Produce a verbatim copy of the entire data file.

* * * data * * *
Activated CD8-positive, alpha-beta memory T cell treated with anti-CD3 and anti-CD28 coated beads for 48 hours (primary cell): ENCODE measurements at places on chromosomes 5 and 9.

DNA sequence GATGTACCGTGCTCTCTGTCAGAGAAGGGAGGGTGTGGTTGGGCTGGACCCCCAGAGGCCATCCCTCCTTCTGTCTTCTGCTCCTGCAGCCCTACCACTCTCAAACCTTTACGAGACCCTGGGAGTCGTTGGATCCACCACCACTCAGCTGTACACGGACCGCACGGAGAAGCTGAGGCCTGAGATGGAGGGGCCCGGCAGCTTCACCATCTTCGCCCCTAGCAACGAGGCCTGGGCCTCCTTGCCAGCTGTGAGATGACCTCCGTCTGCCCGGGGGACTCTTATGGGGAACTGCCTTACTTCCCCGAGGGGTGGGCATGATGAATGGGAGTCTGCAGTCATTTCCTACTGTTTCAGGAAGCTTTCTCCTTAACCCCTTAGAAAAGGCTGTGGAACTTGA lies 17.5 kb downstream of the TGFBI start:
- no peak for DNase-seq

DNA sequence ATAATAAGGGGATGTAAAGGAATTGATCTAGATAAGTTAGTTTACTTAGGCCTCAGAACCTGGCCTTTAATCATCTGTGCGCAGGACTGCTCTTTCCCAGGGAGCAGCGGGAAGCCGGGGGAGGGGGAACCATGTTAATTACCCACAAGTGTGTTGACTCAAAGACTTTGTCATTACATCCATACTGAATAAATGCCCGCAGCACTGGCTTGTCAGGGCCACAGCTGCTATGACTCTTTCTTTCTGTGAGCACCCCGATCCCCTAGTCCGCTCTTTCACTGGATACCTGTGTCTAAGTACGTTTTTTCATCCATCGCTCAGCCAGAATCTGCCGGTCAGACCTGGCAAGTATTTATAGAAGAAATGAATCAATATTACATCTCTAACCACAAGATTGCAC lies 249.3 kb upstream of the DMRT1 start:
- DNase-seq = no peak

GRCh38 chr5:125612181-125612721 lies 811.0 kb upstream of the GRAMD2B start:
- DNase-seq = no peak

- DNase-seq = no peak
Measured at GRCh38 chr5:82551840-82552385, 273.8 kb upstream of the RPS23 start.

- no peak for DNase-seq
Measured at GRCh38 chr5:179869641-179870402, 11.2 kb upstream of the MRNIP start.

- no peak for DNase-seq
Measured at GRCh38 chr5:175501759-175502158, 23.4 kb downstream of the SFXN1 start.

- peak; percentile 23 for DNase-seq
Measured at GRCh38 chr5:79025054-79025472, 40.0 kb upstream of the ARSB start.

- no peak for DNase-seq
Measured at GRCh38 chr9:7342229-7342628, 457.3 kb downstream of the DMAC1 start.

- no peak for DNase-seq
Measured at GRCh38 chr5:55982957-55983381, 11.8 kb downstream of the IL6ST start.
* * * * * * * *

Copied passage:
Activated CD8-positive, alpha-beta memory T cell treated with anti-CD3 and anti-CD28 coated beads for 48 hours (primary cell): ENCODE measurements at places on chromosomes 5 and 9.

DNA sequence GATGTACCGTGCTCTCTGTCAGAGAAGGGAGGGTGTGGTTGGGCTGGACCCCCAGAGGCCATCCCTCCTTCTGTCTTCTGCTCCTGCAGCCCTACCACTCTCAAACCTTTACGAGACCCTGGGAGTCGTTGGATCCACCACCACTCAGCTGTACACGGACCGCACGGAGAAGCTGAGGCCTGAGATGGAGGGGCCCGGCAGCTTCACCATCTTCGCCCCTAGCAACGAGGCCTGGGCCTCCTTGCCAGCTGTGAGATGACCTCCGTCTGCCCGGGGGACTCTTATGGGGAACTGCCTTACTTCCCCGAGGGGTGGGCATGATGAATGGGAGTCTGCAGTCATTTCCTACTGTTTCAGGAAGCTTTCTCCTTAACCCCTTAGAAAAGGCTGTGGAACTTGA lies 17.5 kb downstream of the TGFBI start:
- no peak for DNase-seq

DNA sequence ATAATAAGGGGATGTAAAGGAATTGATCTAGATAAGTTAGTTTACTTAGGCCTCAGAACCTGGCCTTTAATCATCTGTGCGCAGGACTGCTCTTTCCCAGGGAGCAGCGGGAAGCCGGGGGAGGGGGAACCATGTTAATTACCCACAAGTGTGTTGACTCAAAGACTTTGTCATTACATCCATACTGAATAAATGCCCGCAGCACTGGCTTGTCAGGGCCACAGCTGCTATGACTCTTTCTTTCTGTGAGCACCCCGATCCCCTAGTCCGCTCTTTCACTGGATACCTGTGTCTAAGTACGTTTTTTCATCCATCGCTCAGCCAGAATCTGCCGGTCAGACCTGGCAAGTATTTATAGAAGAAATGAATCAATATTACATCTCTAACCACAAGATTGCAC lies 249.3 kb upstream of the DMRT1 start:
- DNase-seq = no peak

GRCh38 chr5:125612181-125612721 lies 811.0 kb upstream of the GRAMD2B start:
- DNase-seq = no peak

- DNase-seq = no peak
Measured at GRCh38 chr5:82551840-82552385, 273.8 kb upstream of the RPS23 start.

- no peak for DNase-seq
Measured at GRCh38 chr5:179869641-179870402, 11.2 kb upstream of the MRNIP start.

- no peak for DNase-seq
Measured at GRCh38 chr5:175501759-175502158, 23.4 kb downstream of the SFXN1 start.

- peak; percentile 23 for DNase-seq
Measured at GRCh38 chr5:79025054-79025472, 40.0 kb upstream of the ARSB start.

- no peak for DNase-seq
Measured at GRCh38 chr9:7342229-7342628, 457.3 kb downstream of the DMAC1 start.

- no peak for DNase-seq
Measured at GRCh38 chr5:55982957-55983381, 11.8 kb downstream of the IL6ST start.